Most significant, the CLC strategy has been integral to the CPS’s dramatic success. From a ranking of "academic emergency" and a 52 percent graduation rate in 2002, Cincinnati Public Schools was the only urban district to achieve an "effective" rating from the Ohio Department of Education in 2010. High school graduation rates have soared to over 80 percent and continue to rise.

Currently, 38 schools fund and coordinate after-school programs. Forty-seven have fully implemented mental health partnerships, and 10 operate school-based or linked health centers. Two have co-located full-day, year-round early childhood education centers funded and operated by a private partnership. Two hundred business partners are integrally and consistently involved through a business mentoring program that was an outgrowth of the CLCs. A new museum school, a neighborhood Montessori program, and two pre-kindergarten–12 schools are the product of Cincinnati’s direct engagement in the redesign of its schools as neighborhood hubs.

The ideal CLC has a resource coordinator; in fact, 22 schools have created that position, funded by the Greater Cincinnati Community Foundation, Greater Cincinnati United Way, CPS Title I funds, the Community Learning Center Institute, and private donors. Work is ongoing to secure financing for coordinators at all CLCs.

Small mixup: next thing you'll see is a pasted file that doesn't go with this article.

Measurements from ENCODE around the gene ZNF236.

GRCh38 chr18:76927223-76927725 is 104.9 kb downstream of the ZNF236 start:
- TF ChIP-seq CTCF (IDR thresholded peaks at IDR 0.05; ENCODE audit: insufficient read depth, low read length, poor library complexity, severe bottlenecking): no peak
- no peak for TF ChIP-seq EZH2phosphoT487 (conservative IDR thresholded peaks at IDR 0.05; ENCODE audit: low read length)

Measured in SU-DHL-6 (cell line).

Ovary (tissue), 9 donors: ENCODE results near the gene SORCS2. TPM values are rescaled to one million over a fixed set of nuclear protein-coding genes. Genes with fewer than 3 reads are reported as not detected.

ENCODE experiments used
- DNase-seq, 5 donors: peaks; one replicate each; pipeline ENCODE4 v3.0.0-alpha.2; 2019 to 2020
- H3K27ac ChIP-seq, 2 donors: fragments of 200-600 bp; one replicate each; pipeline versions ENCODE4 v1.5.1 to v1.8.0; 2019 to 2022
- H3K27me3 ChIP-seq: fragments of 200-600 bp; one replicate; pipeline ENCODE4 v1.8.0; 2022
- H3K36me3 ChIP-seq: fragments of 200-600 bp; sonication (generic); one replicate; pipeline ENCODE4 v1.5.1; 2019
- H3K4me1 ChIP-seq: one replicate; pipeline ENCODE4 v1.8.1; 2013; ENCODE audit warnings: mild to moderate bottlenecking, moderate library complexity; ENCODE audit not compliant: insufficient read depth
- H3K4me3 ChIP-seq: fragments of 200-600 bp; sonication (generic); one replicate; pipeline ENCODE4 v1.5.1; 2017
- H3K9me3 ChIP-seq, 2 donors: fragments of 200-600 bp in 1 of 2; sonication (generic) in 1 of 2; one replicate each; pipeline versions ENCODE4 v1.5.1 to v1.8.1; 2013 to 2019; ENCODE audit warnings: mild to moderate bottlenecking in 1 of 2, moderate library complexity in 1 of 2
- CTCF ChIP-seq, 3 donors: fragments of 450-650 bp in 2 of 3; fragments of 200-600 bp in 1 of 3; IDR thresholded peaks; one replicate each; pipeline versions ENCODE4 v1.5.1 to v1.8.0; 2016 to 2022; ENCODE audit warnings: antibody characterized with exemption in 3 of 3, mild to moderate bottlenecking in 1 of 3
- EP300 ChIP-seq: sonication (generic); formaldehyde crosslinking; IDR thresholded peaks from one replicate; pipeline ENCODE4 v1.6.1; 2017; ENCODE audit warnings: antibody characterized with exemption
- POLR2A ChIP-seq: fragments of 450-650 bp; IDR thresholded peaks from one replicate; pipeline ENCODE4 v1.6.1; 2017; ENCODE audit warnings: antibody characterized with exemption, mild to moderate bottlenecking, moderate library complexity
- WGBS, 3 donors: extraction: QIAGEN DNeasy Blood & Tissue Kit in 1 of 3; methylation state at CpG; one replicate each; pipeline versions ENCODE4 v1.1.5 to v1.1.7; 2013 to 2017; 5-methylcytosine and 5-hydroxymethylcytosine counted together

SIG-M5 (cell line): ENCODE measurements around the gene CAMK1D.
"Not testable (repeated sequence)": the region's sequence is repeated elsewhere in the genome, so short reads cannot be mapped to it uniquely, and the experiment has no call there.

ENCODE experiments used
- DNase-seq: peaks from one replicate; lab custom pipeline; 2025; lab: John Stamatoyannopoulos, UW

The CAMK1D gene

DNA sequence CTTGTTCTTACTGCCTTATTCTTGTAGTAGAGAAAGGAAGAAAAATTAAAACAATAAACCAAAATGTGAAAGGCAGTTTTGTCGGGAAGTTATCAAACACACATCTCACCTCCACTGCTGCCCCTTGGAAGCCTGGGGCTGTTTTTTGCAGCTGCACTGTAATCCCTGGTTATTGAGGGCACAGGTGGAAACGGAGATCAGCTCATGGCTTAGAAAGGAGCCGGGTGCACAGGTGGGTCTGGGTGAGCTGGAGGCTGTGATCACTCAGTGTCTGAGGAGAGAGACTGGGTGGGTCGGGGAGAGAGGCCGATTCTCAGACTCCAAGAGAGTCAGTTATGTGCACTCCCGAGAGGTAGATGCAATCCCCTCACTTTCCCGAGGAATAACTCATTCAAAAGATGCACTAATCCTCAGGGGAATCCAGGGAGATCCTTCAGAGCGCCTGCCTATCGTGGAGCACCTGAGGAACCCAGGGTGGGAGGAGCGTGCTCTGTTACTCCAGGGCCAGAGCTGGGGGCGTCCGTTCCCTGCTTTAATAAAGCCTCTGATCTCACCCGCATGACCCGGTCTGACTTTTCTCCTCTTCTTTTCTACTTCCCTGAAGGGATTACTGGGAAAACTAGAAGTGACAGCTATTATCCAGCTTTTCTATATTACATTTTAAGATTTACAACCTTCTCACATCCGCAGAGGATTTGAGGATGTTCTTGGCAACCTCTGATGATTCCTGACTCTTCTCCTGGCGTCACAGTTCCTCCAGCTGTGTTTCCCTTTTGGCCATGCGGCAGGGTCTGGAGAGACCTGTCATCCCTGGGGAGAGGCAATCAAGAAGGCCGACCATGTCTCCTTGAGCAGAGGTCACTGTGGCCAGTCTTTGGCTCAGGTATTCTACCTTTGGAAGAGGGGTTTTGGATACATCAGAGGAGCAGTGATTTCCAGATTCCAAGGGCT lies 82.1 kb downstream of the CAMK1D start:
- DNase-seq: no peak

The CLC financing philosophy is unique. While the CPS guarantees the use of its facilities and covers maintenance and overhead costs, funding for partners does not depend on school budgets. That is, to ensure consistency and sustainability, partners are expected to reallocate existing resources and find their own sustainable business models through third-party billing, grants, or other revenue streams.

From the outset, teachers and the Cincinnati Federation of Teachers (CFT) have been strong CLC partners. Educators were important participants in each school’s community engagement process and helped set the direction for the schools’ transformation into CLCs. Julie Sellers, current CFT president, used to teach in a CLC and, as an enthusiastic supporter, recognizes that the CLC approach empowers teachers to contribute to schools’ overall strategy as they perform their most important job: instruction. Sellers describes the added value of CLCs: